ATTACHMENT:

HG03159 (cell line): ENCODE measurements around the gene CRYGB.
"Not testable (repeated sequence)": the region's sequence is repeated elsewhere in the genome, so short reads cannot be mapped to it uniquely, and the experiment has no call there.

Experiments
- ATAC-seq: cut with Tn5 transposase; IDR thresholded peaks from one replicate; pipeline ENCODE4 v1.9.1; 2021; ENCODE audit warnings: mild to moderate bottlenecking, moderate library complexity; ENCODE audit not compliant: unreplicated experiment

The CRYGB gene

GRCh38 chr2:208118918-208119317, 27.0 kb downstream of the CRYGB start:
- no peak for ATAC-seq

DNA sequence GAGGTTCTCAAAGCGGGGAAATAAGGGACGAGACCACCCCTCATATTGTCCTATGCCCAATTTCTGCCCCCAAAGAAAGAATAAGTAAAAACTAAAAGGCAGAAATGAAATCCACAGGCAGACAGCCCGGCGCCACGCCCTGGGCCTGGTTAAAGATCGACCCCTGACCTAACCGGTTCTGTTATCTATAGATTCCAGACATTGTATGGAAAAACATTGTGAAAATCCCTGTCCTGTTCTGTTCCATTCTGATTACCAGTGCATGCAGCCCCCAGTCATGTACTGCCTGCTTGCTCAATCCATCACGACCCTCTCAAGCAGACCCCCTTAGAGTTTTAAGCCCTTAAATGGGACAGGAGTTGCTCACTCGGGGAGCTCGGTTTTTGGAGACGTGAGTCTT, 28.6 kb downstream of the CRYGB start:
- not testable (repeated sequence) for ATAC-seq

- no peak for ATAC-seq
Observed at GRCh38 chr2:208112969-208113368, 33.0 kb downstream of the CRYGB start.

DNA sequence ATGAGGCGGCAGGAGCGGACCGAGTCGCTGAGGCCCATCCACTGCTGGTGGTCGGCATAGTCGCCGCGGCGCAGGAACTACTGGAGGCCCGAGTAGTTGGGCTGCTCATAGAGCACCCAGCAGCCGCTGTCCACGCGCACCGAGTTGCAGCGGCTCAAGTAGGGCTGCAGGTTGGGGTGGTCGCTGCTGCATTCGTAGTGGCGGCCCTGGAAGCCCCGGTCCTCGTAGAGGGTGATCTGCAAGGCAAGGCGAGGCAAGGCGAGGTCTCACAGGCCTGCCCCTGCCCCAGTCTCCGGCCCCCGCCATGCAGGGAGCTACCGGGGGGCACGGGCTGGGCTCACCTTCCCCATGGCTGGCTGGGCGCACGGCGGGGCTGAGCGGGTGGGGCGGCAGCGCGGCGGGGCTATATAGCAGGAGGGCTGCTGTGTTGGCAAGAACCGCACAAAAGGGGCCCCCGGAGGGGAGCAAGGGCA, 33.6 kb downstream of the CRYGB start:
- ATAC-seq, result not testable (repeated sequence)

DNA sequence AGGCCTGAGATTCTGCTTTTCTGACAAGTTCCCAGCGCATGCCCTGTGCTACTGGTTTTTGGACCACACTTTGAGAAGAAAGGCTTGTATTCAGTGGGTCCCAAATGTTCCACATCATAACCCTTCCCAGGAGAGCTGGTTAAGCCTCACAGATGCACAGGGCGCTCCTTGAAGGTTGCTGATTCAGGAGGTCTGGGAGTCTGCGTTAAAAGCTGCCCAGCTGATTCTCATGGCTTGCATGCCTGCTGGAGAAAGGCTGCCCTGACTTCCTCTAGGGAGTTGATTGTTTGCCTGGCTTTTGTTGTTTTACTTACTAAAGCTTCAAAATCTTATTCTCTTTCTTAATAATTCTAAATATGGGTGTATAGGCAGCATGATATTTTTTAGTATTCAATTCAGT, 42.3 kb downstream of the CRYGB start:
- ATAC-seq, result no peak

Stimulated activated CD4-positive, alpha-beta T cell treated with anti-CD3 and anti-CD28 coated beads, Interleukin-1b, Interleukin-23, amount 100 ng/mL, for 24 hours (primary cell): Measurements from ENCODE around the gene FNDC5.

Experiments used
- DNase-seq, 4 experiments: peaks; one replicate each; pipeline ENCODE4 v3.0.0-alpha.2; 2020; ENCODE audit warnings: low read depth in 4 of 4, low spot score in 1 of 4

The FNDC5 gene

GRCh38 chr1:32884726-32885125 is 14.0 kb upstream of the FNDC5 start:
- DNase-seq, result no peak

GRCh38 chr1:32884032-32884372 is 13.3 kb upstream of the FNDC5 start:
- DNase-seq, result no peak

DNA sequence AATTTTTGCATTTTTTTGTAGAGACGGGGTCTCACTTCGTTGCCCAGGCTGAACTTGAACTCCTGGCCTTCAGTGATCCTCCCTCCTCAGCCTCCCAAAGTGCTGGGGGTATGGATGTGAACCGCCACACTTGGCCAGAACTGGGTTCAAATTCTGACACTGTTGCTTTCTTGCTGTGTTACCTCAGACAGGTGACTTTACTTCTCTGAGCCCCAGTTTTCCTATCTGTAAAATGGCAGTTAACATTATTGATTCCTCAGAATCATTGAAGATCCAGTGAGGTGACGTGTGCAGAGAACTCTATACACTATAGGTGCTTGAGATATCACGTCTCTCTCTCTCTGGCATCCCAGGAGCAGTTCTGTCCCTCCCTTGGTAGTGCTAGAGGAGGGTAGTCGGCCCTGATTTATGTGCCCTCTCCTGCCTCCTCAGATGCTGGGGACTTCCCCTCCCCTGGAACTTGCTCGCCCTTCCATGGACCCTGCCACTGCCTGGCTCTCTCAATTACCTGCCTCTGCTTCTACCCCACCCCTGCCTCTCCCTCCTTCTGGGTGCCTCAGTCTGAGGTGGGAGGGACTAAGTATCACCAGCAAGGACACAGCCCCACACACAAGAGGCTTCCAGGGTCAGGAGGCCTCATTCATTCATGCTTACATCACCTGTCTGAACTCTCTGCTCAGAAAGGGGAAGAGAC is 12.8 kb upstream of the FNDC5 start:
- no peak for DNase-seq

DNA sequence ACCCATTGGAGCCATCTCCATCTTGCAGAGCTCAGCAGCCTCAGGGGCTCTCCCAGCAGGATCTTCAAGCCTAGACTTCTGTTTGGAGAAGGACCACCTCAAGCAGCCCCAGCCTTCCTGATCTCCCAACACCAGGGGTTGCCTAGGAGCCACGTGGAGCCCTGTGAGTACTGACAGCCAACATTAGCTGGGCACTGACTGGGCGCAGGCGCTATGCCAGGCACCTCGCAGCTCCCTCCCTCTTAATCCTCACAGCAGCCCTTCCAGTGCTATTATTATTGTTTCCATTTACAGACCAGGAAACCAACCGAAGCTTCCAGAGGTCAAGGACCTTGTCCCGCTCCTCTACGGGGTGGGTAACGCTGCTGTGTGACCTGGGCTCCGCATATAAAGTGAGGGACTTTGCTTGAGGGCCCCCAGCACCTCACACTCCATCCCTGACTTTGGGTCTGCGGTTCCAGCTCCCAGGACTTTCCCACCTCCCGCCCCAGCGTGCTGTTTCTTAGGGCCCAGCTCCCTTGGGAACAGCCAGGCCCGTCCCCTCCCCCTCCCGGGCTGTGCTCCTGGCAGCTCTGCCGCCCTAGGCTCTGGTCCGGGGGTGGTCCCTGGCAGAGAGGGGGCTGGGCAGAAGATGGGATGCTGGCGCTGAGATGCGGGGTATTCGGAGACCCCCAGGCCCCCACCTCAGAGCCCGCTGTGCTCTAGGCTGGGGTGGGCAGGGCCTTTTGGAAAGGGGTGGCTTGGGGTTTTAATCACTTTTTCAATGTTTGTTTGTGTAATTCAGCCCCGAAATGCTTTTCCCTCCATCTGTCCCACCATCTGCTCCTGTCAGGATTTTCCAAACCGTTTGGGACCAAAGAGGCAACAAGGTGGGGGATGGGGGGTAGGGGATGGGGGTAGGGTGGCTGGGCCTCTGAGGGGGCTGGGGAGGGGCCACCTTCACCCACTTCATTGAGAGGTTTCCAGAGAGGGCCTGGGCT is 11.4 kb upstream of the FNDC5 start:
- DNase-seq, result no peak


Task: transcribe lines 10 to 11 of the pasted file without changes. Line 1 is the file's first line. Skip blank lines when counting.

- no peak for ATAC-seq
Observed at GRCh38 chr2:208112969-208113368, 33.0 kb downstream of the CRYGB start.